Recently I met with all of our key regulators and I was very pleased with the forward leaning and the enthusiastic approach that they wish to take to this sector. There will be genuine collaboration under the policy settings that we are announcing today. To drive what is called reg-tech to support FinTech. That is enormously important. It is important that we align these objectives. The government understands what can be delivered through this area, there is a lot of promise and that has to be followed through on but we need the right environments for that to take place.
So whether it’s on comprehensive data reporting, credit reporting, whether it is on issues of sandboxes, whether it is on issues of not applying GST to bitcoin and things of that nature, these are the sort of changes that support the transformation, and the transition of your economy. Australia grew at 3 per cent real last year. We are the envy of the developed world, when it comes to economic growth and jobs growth. But we cannot take that for granted, it won’t continue to happen on its own, and there are big risks to it. Those risks come in the form of failing to appreciate the opportunities of innovation. It comes in failing to understand that if you tax companies out of existence, then they won’t be there to create the opportunities and the enterprise, and the jobs that will be the product of their enterprise. These are the things the government is focused on. Ensuring that we back investment, particularly into sectors like this that help transition, and transform our economy for the benefit of growth and jobs.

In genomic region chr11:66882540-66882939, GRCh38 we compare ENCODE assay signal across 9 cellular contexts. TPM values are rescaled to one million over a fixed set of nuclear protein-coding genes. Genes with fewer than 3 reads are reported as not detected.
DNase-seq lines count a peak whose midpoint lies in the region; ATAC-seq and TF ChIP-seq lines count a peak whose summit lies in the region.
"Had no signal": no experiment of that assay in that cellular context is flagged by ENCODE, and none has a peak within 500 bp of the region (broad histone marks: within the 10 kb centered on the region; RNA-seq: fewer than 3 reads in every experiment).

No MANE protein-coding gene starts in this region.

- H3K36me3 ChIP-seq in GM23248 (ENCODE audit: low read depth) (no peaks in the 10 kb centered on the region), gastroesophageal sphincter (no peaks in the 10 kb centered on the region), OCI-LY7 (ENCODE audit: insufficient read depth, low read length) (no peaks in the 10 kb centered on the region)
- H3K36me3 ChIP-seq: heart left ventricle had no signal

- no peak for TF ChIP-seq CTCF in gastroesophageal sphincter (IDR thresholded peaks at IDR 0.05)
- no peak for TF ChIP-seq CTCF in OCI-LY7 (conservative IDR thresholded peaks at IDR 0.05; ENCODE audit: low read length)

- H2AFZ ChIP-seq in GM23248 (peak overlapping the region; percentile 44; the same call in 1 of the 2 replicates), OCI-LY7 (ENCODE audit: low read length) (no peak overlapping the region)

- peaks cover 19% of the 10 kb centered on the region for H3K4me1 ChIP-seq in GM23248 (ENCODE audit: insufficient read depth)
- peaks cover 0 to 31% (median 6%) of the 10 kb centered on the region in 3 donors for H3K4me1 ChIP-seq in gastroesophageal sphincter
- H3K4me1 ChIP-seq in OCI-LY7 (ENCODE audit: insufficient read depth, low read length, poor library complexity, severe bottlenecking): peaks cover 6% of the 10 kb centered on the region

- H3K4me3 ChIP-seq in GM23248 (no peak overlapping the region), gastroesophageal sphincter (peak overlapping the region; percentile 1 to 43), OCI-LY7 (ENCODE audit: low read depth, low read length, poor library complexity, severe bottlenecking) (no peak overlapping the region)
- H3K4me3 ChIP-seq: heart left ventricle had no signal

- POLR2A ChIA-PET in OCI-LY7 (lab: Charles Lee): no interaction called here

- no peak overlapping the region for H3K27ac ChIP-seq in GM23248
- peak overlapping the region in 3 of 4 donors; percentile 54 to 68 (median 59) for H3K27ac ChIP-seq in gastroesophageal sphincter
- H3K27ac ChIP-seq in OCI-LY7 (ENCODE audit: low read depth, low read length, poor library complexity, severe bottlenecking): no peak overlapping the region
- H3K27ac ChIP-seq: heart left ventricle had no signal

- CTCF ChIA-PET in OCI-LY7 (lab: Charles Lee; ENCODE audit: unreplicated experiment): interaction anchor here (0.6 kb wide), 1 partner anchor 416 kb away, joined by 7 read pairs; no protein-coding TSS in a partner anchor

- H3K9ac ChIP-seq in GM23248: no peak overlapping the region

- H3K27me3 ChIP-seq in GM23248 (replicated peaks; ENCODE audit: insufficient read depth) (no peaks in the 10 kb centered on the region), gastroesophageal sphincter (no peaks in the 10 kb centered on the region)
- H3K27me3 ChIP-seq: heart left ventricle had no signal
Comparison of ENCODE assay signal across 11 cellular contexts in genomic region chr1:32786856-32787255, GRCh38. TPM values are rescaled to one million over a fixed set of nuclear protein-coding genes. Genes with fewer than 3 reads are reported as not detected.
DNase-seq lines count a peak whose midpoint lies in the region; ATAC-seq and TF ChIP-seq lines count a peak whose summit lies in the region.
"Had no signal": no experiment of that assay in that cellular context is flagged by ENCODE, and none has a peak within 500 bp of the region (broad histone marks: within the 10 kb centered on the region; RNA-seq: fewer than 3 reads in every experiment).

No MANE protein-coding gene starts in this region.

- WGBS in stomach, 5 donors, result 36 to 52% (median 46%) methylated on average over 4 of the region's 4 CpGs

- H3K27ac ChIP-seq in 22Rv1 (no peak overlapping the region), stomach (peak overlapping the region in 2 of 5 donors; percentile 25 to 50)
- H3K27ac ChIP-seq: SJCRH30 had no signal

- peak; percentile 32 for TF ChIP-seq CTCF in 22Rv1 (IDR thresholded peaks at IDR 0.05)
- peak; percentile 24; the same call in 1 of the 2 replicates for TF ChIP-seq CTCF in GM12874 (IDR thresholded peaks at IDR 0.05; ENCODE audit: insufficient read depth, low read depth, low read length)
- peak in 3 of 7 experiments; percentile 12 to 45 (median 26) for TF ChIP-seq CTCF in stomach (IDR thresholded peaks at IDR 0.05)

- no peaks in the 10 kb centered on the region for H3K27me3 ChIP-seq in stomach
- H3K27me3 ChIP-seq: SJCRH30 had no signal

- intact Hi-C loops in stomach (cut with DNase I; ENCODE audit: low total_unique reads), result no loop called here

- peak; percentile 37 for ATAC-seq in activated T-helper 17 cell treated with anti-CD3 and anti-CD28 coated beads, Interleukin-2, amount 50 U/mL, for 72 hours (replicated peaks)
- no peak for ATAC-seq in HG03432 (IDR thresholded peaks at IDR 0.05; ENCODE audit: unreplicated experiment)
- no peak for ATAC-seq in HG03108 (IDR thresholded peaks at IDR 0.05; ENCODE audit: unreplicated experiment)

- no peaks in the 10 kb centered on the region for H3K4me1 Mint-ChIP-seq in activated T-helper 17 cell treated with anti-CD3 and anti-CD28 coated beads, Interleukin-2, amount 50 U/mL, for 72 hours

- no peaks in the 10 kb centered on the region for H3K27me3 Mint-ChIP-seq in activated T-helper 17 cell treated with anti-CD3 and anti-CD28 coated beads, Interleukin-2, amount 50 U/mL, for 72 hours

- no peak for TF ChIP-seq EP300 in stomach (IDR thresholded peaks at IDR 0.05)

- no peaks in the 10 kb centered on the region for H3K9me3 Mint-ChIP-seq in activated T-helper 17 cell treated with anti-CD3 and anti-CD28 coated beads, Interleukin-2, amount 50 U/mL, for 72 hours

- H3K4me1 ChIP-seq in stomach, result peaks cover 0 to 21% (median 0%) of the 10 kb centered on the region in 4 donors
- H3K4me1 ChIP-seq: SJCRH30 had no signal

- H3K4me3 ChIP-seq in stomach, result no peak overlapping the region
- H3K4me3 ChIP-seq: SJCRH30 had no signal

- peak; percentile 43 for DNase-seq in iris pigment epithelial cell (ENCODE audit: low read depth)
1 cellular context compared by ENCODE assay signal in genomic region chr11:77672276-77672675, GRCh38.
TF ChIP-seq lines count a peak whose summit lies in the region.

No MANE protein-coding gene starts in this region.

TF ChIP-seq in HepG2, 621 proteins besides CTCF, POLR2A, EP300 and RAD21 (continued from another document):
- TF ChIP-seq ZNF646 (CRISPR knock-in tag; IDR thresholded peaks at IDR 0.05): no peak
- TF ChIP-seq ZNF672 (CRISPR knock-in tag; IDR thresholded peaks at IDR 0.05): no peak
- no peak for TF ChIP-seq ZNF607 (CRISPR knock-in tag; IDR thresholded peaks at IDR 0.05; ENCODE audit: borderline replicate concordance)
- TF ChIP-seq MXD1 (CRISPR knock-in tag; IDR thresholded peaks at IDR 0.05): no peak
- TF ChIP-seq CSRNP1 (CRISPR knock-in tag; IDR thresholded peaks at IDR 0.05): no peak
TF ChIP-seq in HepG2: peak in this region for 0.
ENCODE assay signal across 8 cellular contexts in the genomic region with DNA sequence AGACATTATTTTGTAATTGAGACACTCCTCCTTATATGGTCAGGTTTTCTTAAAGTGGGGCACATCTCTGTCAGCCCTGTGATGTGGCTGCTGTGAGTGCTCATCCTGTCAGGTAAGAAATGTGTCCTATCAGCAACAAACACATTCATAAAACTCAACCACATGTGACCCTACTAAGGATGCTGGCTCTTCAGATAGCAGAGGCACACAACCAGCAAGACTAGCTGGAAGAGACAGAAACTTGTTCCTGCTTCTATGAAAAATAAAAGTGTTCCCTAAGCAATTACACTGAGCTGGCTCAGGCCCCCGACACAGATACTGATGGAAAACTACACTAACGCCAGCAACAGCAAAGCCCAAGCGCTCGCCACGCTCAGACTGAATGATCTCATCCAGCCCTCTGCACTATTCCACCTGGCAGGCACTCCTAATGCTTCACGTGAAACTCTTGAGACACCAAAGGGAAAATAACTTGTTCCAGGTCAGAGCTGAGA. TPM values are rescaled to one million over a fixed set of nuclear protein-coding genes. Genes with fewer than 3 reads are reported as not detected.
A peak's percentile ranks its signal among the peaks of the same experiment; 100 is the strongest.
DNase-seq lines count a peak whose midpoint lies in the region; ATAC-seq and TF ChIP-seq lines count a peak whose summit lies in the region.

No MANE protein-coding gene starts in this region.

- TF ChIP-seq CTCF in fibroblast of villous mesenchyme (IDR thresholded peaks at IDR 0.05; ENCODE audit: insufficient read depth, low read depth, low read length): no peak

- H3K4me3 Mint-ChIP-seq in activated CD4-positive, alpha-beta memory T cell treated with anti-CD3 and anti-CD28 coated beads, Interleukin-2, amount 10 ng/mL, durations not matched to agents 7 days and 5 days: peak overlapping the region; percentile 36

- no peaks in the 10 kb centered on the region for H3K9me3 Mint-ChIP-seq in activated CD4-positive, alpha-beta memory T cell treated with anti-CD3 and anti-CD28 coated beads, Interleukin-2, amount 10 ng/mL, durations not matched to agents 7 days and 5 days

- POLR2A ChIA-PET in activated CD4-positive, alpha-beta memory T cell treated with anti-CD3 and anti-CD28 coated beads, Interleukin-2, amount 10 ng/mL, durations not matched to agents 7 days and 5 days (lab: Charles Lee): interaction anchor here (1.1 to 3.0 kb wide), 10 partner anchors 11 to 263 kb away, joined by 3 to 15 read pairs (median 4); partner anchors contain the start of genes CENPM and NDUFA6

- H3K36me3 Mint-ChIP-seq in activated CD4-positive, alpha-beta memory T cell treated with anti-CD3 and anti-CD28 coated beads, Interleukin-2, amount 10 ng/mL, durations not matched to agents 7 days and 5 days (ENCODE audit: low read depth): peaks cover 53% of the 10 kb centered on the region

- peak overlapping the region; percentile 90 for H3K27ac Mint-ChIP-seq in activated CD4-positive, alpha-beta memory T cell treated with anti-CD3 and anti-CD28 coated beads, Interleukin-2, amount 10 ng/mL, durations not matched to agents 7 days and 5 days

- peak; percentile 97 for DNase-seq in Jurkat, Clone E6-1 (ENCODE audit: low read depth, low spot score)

So Craig, congratulations again, we thank you very much for the wonderful working relationship we’ve been able to form with you and your entire team, and the broader FinTech community and indeed, diaspora, when we’ve connected up with them in various places around the world. It’s a very, very exciting time as the Prime Minister is always saying. No more so than in the FinTech sector. You know you have a government that understands the opportunity, understands what you’re trying to do, and understands just how much you can support other Australians if you’re able to get it right, and we want to back you to do that.